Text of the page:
Wright auction includes rarities of modern design
Wright, the Chicago auction house that focuses on 20th century furniture and art, has uncovered some rarities for its March 31 Modern design sale. The firm has acquired not only bronze Gazelle chairs by Dan Johnson and a desk by Roy McMakin, but also more than a dozen pieces -- many of them custom design and presumed designers' prototypes -- from the home of Henry Glass.
"Glass is somewhat obscure but was a beloved Chicago industrial designer who taught at the Art Institute," auction house owner Richard Wright said of Glass, who died in 2003 at age 92. "He designed thousands of things, the most famous being the Swingline collection of children's furniture for Fleetwood in the 1950s, which is really cool stuff."
Glass' collection included the 1955 table pictured above, a colorful and clever design by the protégé of early modern furniture designers Gilbert Rohde and Russel Wright. Each of the lacquered stools has two legs and calls upon a table support as a third leg. When the seats are not in use, they can be swung under the table. It's a cool design estimated to sell for a cool $2,000 to $3,000.
Other sale highlights include about two dozen pieces by Swiss designer and Le Corbusier collaborator Pierre Jeanneret, including this 1955 sofa, left, created for a building in Chandigarh, India.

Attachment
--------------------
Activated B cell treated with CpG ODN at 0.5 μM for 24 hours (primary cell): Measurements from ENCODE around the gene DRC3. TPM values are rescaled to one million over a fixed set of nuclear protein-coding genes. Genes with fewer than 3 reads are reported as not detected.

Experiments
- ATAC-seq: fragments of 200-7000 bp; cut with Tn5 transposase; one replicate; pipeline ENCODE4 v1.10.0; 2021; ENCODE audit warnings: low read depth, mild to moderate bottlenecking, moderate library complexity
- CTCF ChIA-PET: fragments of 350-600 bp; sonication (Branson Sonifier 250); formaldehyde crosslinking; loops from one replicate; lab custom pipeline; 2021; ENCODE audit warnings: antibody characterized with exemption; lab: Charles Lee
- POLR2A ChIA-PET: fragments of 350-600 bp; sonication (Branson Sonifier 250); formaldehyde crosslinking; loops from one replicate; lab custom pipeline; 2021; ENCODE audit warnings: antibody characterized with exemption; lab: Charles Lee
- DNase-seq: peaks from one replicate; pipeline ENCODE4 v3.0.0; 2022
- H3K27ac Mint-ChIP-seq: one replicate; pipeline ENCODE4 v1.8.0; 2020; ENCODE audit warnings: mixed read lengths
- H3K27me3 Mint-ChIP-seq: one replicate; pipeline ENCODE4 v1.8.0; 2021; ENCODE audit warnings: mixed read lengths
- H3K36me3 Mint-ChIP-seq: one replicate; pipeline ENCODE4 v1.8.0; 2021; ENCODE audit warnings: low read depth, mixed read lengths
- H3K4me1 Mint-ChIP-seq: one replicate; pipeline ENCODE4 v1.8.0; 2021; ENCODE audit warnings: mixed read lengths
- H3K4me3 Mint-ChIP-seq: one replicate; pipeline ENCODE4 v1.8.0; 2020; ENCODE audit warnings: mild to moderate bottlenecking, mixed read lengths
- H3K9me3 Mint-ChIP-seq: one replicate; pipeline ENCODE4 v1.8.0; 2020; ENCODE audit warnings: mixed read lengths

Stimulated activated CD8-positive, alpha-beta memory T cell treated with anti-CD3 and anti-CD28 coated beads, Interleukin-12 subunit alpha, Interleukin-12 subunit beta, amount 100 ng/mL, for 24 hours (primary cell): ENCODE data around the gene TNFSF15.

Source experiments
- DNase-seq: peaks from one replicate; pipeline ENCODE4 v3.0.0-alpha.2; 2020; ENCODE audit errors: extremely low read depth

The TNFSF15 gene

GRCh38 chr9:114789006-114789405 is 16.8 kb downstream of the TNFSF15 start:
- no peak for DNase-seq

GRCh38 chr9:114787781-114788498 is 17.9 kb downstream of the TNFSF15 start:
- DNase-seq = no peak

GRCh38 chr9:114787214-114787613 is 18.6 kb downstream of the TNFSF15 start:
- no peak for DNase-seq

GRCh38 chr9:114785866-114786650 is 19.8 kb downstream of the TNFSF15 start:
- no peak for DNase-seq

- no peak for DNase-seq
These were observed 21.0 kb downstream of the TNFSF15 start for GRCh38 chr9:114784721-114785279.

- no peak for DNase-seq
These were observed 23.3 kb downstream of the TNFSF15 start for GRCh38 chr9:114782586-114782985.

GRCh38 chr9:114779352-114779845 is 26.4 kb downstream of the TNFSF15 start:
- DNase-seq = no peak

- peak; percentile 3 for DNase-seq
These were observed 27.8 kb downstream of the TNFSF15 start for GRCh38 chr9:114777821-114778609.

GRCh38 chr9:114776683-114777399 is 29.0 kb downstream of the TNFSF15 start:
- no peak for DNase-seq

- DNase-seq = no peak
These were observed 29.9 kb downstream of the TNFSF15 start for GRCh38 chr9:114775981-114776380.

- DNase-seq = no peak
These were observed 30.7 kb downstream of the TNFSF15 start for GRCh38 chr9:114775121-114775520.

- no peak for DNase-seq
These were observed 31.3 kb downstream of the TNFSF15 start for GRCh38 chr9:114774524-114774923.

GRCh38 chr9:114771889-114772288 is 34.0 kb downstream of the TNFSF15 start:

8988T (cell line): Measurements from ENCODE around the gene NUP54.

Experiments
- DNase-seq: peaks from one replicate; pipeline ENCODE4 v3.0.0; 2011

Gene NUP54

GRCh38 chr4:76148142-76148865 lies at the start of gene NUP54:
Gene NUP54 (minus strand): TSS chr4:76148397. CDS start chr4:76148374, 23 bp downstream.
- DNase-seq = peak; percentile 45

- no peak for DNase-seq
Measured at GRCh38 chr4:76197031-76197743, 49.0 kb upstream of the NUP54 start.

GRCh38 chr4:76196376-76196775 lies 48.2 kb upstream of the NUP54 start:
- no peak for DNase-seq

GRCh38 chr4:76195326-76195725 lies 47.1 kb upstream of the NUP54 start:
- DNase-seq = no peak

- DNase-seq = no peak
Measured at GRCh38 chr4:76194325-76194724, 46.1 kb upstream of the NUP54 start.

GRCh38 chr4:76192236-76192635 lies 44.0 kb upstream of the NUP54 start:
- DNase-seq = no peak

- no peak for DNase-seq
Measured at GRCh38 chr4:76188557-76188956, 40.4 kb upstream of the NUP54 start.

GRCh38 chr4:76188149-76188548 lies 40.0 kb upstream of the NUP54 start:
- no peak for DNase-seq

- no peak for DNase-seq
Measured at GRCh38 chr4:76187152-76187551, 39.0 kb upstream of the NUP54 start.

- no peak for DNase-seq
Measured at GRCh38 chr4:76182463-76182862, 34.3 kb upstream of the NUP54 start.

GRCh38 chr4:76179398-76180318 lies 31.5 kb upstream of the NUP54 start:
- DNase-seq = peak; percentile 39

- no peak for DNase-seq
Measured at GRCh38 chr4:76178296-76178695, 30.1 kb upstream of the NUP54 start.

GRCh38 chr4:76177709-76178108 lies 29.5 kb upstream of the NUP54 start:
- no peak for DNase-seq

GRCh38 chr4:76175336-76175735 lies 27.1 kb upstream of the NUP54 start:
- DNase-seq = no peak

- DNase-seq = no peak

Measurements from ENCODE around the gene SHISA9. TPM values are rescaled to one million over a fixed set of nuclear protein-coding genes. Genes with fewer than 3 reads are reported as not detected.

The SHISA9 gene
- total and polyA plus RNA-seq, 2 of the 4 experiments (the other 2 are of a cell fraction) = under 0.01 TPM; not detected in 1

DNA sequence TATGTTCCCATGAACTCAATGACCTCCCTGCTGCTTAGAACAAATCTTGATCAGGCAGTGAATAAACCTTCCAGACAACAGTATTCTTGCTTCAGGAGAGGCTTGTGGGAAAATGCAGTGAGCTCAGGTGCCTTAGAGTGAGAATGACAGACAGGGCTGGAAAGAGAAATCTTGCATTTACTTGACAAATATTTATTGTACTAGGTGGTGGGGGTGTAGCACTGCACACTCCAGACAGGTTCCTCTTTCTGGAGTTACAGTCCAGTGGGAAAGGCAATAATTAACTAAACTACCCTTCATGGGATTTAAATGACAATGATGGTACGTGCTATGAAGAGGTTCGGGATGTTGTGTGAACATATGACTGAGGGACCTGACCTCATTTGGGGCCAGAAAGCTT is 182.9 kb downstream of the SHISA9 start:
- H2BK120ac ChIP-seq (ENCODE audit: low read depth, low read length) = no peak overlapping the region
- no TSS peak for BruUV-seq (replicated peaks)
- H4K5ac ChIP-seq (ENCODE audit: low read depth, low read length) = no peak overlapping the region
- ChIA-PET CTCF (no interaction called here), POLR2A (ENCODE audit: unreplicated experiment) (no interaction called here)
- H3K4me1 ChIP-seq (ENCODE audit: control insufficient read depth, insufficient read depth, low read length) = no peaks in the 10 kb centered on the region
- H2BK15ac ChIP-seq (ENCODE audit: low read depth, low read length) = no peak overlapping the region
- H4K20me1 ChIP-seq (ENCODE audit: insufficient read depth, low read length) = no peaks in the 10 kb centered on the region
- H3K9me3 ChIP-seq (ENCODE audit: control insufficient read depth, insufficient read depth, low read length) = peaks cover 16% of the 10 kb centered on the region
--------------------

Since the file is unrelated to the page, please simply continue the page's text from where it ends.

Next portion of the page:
Departing from traditional architecture, the city was designed as "a grand urban planning experiment" by midcentury modernists, Wright said.
"There has been some controversy," he added, "because some buildings have been altered and destroyed and parts of this architectural legacy are being sold off by the government and sent out into the world."
Bidding for such historical pieces is not for the squeamish. On the low end, estimates for simple stools and writing chairs start at $3,000. This 4.5-foot-long upholstered teak sofa is expected to fetch $25,000 to $30,000.
This sale is the first of Wright's twice-yearly events and follows some interesting bidding on Wright's auction last June.
-- David A. Keeps
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